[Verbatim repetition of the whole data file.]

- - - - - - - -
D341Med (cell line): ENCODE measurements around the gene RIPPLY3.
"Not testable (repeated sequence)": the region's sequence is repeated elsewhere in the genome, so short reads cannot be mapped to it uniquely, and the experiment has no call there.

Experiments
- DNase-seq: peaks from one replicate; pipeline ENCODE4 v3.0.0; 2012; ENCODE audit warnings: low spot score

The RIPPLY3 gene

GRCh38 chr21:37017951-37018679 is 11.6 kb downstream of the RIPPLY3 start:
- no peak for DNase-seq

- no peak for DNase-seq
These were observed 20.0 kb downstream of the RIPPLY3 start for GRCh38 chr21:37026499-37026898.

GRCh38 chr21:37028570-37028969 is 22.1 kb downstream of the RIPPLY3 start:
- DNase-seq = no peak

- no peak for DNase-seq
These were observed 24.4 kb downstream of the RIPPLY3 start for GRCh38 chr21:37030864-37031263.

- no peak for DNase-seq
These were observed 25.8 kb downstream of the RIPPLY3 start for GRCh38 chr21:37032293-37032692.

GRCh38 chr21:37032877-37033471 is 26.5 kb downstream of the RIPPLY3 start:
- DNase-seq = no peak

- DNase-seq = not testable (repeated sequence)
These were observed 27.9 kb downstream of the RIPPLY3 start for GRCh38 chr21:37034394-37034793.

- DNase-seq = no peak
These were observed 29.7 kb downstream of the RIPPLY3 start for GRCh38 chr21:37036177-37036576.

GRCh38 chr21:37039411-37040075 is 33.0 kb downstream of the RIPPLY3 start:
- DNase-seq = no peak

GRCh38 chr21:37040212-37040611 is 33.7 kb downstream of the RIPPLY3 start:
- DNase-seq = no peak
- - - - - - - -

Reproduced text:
D341Med (cell line): ENCODE measurements around the gene RIPPLY3.
"Not testable (repeated sequence)": the region's sequence is repeated elsewhere in the genome, so short reads cannot be mapped to it uniquely, and the experiment has no call there.

Experiments
- DNase-seq: peaks from one replicate; pipeline ENCODE4 v3.0.0; 2012; ENCODE audit warnings: low spot score

The RIPPLY3 gene

GRCh38 chr21:37017951-37018679 is 11.6 kb downstream of the RIPPLY3 start:
- no peak for DNase-seq

- no peak for DNase-seq
These were observed 20.0 kb downstream of the RIPPLY3 start for GRCh38 chr21:37026499-37026898.

GRCh38 chr21:37028570-37028969 is 22.1 kb downstream of the RIPPLY3 start:
- DNase-seq = no peak

- no peak for DNase-seq
These were observed 24.4 kb downstream of the RIPPLY3 start for GRCh38 chr21:37030864-37031263.

- no peak for DNase-seq
These were observed 25.8 kb downstream of the RIPPLY3 start for GRCh38 chr21:37032293-37032692.

GRCh38 chr21:37032877-37033471 is 26.5 kb downstream of the RIPPLY3 start:
- DNase-seq = no peak

- DNase-seq = not testable (repeated sequence)
These were observed 27.9 kb downstream of the RIPPLY3 start for GRCh38 chr21:37034394-37034793.

- DNase-seq = no peak
These were observed 29.7 kb downstream of the RIPPLY3 start for GRCh38 chr21:37036177-37036576.

GRCh38 chr21:37039411-37040075 is 33.0 kb downstream of the RIPPLY3 start:
- DNase-seq = no peak

GRCh38 chr21:37040212-37040611 is 33.7 kb downstream of the RIPPLY3 start:
- DNase-seq = no peak